"Many Roma are still leaving, in the face of violence and lack of sympathy. They leave for Britain, Ireland, USA, Australia, and New Zealand, which doesn't have a visa requirement. They feel that things are not going to get better."
Lana (Interview February 1999)

The violent actions of skinhead groups in the Czech Republic do appear to be having the desired effect of rendering some areas 'Gypsy-free'. In doing so they are working with the general desire of a large part of the population that the Roma 'simply disappear.'

The Orientalisation of Racism

West European thought tends to construct skinheads and racists as 'other' (Pred 1997). Within West European countries racism is projected onto the white underclass (Pred 1998). Concern about it is also transferred onto the 'uncivilised Balkans', and the boundaries of Europe are redrawn to separate the barbarous and backward 'East' from the civilised 'West' (Kurti 1997). West European elite discourse in the 1990s has sought to Orientalise racism, and has a tendency to leap on instances of ethnic cleansing and ethnic conflict as evidence of the backwardness of East European societies (Todorova 1994).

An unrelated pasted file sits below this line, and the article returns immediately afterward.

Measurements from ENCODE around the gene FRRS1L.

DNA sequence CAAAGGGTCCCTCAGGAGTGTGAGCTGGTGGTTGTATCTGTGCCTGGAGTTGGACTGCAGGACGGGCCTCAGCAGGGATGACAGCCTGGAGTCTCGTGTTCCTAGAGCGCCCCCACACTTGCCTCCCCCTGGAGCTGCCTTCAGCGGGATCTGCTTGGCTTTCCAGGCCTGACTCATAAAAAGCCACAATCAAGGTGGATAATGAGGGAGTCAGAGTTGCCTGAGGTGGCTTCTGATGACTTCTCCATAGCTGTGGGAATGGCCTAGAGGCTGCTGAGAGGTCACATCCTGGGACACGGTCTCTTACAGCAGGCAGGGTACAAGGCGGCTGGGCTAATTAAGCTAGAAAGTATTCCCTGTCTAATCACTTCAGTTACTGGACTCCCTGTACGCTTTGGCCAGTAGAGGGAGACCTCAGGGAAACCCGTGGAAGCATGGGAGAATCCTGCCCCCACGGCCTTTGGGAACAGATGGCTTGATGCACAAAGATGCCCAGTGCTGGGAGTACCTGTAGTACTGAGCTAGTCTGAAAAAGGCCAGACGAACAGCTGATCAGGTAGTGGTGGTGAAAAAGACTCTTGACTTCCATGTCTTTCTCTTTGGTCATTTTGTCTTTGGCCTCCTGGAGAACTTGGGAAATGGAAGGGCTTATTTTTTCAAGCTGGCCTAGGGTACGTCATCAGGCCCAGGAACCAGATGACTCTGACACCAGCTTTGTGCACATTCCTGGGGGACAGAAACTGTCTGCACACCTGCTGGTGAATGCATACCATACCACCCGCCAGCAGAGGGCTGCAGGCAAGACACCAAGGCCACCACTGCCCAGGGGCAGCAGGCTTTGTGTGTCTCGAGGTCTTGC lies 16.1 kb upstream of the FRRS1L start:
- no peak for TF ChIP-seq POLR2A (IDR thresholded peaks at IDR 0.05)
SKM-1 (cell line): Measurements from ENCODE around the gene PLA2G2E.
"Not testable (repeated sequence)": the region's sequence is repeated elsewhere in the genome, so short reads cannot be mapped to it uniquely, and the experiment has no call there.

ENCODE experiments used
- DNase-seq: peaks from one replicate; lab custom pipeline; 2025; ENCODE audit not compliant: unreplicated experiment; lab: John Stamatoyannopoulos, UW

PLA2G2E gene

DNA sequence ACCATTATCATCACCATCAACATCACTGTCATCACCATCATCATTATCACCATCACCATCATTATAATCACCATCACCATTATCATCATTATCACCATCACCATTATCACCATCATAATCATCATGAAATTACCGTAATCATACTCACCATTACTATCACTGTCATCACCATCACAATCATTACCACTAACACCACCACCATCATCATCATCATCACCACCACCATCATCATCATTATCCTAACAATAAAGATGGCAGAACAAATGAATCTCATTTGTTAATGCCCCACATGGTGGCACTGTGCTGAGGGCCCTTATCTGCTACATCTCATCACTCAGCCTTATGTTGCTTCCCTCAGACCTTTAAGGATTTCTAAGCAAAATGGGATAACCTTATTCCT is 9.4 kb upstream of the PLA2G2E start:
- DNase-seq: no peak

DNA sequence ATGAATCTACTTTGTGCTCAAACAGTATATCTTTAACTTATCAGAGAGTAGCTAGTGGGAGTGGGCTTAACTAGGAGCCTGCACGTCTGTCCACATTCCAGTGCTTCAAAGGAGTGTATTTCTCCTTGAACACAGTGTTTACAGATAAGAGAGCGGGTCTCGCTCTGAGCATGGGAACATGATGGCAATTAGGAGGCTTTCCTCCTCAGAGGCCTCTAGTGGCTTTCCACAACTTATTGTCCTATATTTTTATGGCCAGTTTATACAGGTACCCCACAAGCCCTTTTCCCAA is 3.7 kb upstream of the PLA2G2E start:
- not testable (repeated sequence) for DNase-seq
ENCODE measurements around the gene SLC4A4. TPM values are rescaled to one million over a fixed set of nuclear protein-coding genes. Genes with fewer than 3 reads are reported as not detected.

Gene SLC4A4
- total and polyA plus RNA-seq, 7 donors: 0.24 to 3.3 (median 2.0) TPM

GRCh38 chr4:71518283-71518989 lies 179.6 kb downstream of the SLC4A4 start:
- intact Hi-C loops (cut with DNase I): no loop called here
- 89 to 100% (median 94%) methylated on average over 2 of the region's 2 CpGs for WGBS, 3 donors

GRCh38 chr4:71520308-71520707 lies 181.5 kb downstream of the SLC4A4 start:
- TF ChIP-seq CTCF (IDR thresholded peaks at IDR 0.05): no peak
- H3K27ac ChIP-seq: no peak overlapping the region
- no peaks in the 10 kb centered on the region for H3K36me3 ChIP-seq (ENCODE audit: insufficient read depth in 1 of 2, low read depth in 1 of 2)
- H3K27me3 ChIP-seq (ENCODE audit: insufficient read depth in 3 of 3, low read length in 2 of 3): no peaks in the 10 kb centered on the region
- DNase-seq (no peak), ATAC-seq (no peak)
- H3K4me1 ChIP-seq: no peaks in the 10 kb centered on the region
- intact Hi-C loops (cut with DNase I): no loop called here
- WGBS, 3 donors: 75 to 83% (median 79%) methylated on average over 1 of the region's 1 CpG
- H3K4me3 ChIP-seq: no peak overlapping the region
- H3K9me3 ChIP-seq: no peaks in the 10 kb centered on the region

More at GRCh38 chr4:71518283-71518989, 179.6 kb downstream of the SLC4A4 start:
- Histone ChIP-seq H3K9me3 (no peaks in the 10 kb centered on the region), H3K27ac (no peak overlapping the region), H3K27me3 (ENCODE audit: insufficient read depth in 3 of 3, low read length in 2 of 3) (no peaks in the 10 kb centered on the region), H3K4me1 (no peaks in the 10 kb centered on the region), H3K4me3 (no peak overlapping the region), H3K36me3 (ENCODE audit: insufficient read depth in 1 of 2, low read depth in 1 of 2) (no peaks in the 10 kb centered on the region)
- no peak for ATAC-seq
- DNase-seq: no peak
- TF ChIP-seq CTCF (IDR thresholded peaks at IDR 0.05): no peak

The opposite process can be observed in some East European states, whereby racist violence is narrated as a product of Western decadence and national degradation. For example, the Serb Minster of Human Rights, Ivan Sedlak, was concerned to establish the skinhead issue as not being a Serbian problem, saying 'the skinhead movement is not an authentic product of our society but is brought from the West' (Nasa Borba, 1/12/98). He wanted to de-nationalise the skinhead movement, and Occidentalise them as the product of a decadent Western Europe.